Let's say you have a derived class D that derives from a base class, B1. What happens when you try to cast a D instance to type B1? Since functions that take a B1 object don't know anything about D, part of the D vtable must also be a valid B1 vtable. This is easy enough - just make the start of the D vtable look like a B1 vtable, and add on any additional entries we need after that. Functions expecting a B1 will be happy, because they won't use any part of the vtable beyond what they're expecting for a B1.

However, what happens if D now also derives from B2? The pointer to the D vtable can't be both a valid B1 vtable and a valid B2 vtable! The compiler solves this by appending a separate B2 vtable to the end of our combined D/B1 vtable, and adjusts the vtable-pointer manually when we try to cast from a D to a B2.

However, this leads to a new problem - what happens when we try to cast back from a B2 to a D? The compiler can't just adjust the vtable-pointer backwards by the same amount it adjusted the pointer previously, because it doesn't actually know for sure that the B2 object we're giving it is of type D! In particular, dynamic_cast<D>() must be able to tell if our object is or isn't of type D. For that, it needs to access the object's RTTI, and for that, it needs to know where the start of the original object's vtable is. This is the purpose of the offset-to-top value - it gives us the offset to the start of the original object's vtable, we get our object's RTTI, and the vengeful god of C++ allows our crops to grow for another season.

This page has some good examples of vtable layouts (under Table 1c). Note that they are slightly more complicated due to the use of virtual inheritance, which adds an extra offset to the vtable of each child class.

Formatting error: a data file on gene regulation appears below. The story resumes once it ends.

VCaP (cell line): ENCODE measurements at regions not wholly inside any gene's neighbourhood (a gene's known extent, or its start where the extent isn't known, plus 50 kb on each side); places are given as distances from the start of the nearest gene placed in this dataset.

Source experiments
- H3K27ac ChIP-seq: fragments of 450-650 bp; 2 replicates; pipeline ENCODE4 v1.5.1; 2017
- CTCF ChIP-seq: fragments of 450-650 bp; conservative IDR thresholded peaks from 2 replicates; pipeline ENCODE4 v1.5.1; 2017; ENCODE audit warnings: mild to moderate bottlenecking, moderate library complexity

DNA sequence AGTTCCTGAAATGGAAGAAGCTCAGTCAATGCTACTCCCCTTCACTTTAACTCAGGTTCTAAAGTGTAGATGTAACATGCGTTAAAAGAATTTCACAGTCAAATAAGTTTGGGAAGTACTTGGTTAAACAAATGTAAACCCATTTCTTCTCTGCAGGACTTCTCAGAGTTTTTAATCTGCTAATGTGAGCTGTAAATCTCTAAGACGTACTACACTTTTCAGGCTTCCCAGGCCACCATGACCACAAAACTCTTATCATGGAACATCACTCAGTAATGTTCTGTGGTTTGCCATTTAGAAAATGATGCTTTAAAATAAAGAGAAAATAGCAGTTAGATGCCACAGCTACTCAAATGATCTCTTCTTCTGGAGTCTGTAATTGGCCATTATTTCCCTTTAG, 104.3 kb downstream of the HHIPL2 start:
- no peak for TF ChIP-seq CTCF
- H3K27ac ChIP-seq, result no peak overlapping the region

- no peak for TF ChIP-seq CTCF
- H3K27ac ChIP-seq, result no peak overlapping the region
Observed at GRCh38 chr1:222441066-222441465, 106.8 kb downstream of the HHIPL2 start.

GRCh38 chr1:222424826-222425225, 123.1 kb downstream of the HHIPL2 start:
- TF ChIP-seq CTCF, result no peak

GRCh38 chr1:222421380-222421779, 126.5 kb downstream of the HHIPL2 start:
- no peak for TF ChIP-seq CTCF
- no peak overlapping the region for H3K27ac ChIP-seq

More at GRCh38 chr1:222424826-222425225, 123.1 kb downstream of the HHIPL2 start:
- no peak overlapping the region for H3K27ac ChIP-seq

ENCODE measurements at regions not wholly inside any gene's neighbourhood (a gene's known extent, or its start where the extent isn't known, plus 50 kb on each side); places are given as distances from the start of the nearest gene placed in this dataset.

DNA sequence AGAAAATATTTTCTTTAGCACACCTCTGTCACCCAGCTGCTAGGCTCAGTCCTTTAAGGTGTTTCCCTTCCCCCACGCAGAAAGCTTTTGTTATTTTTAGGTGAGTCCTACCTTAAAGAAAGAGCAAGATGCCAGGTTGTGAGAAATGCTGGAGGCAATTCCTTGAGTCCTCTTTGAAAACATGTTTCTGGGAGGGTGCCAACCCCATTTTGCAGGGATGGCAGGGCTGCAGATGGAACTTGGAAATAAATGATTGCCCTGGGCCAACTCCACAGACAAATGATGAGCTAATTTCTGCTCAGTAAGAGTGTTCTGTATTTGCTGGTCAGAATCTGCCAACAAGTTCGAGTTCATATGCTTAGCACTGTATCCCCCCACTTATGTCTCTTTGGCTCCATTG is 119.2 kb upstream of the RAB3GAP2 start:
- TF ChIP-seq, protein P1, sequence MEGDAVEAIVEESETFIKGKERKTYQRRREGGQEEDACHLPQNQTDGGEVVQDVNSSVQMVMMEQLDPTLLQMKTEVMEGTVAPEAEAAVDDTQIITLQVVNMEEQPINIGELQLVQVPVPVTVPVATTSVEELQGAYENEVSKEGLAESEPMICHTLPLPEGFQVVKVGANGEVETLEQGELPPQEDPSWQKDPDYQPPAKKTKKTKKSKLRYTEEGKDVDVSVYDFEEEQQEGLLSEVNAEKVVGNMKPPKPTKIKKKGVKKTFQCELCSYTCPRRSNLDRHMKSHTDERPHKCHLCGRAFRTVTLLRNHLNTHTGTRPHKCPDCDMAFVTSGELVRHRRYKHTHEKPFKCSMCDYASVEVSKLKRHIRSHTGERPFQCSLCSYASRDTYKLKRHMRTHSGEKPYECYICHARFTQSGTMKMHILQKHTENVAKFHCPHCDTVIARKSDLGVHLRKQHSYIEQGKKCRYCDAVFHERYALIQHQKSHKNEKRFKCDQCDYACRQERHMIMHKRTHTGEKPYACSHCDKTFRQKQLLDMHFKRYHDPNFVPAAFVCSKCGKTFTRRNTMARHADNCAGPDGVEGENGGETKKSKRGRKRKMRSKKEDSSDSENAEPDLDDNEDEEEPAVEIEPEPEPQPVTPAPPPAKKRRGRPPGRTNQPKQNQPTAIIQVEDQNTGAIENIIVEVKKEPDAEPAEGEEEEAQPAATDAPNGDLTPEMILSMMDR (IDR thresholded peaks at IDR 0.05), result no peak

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2  
@Anisha Kaul: Well, it pretty much says in your question: the pointer to f1 is stored as the third element in the vtable in that particular implementation: 16 B1::f1. –  David Rodríguez - dribeas Apr 19 '11 at 8:11
1  
As to the explanation for the two pointers, the typeinfo pointer is a pointer to an instance of typeinfo (constant) that contains the information about what this particular object is. This is where you will get the typeinfo const & when you call typeid on a pointer to an object with runtime type information. –  David Rodríguez - dribeas Apr 19 '11 at 8:13
2  
The offset to top is a little less trivial to put in layman's words... basically in the event of multiple inheritance casts to the different bases will result in pointers to the different subobjects which are offsetted from the pointer to the most derived object. That offset allows you (well, dynamic_cast) to revert that offset and obtain a pointer to the beginning of the object. –  David Rodríguez - dribeas Apr 19 '11 at 8:17
2  
struct A { int x; }; struct B { int y; virtual void foo() {} }; struct C : A, B {}; int main() { C c; C *cp = &c; A *ap = &c; B *bp = &c; cout << cp << "," << ap << "," << bp << std::endl; } This test shows how upcasting affects the pointers. Now intuitively to be able to downcast from B* to C* the compiler needs the typeinfo object to know that the cast is possible, and the offset to base to be able to move the pointer back to the original position. (In fact that is not strictly needed for that case, but in the event of virtual inheritance it is, but that is much more complex. –  David Rodríguez - dribeas Apr 19 '11 at 8:22
1  
"adjusts the vtable-pointer manually" the object pointer –  curiousguy Jul 15 '13 at 22:50
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Maybe the first entry is for a virtual destructor and the second one is for RTTI support? But that's only a guess.

share|improve this answer
    
The second entry does actually look like RTTI support, but the destructor is not virtual for these classes. –  Gorpik Apr 19 '11 at 7:22